[IMGCAP(1)]Reprinted with permission from Next-Level Accountants: Your guide to growing a firm of trusted advisors.

Tax lawyer Kelly Phillips Erb, aka “taxgirl,” has written for The New York Times and is now a staff writer for Forbes.com, but she never set out to be a famous blogger or national thought leader.

She became those, however, by sharing what she knows. And along the way, she’s gained trust (and business) from clients, prospects and peers. Erb, whose blog ranks No. 5 on WalletHub’s Best Tax Blogs, has good advice for anyone considering writing as part of their marketing or business development efforts. Even if you don’t like to write, her tips can help you share your expertise in other ways (e.g., videos, podcasts).

Why it pays to generate thought leadership content:

• Credibility
• Relatability
• Networking

Providing “thought leadership,” or sharing your expertise without necessarily charging for it, is one way to establish yourself as an essential advisor to clients and prospects. It can create trust and boost credibility.

What started as an effort to educate existing clients became a showcase of Erb’s expertise and a way to connect with future clients, too. “If you establish yourself as an authority, it allows you to stand out in a really competitive market,” she says. “It’s a really great way to get noticed.”

[IMGCAP(2)]Erb found that posting tax law articles on the Internet leveled the playing field relative to much larger firms, especially when she and her husband formed their own law firm in 2000. “We didn’t have $5,000 to update the website or place ads in Pennsylvania Lawyer magazine,” she says. “One of the great things about writing ...is [that] you don’t have to put huge dollars behind it.”

Another benefit of content marketing is that clients see her as human and likable—key traits for winning trust. “Writing helps people put a face to you,” she says. “My readers know I am a mom and have three kids. I talk all the time about how I’m a busy mom.”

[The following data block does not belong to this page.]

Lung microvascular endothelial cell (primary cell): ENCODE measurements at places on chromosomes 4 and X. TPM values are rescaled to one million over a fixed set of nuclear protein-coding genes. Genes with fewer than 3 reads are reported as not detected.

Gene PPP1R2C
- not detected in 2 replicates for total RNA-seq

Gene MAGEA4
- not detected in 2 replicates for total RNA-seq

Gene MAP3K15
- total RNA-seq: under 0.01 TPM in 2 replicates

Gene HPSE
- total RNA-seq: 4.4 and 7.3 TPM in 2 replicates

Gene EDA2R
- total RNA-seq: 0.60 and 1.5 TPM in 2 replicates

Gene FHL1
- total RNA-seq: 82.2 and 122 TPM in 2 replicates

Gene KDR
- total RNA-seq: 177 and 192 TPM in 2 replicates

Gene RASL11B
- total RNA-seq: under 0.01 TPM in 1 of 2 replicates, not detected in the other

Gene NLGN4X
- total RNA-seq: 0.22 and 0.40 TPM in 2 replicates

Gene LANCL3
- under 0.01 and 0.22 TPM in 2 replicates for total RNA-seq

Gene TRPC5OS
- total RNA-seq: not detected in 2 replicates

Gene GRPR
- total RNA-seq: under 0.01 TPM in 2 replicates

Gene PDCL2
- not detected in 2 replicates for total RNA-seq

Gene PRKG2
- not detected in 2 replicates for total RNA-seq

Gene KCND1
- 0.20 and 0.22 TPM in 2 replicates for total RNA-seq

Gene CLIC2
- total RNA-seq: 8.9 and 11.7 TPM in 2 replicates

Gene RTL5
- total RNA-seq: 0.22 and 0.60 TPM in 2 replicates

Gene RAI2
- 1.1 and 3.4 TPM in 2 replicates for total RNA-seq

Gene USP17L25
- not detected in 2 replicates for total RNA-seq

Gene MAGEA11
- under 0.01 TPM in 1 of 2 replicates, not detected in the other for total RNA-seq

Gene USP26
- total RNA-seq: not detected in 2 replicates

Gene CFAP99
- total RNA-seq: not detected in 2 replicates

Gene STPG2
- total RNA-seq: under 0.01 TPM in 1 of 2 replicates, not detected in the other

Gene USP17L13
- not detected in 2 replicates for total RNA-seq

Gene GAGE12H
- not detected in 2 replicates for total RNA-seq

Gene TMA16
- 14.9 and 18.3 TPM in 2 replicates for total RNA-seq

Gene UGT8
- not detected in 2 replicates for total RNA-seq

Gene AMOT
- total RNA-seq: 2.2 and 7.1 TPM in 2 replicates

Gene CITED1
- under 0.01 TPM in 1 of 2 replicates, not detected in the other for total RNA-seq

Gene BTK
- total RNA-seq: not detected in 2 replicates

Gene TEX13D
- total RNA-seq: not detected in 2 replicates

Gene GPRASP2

Showing that you’re relatable is important for many service professionals, Erb explains: “Especially with CPAs and attorneys, people aren’t coming to you because it’s a great moment for them. It’s usually because something bad has happened, or they’re worried something bad might happen or they’re overwhelmed. They’re coming to you because there’s a problem. When those people are looking for who can help them, they want a human.”

Finally, Erb’s writing has led to strong networking with industry peers and with other important audiences. She first realized this when her blog was named in 2008 to the best legal blogs by the American Bar Association’s ABA Journal, and again when she was asked to speak to tax professors at a law symposium. “I realized that new media had the potential to affect not only my relationships with clients but also other professionals and colleagues.”

How to become a thought leader:

• Define goals
• Don’t overcommit
• Find your lane
• Get a system

If you want to write and develop thought leadership content, Erb has several tips.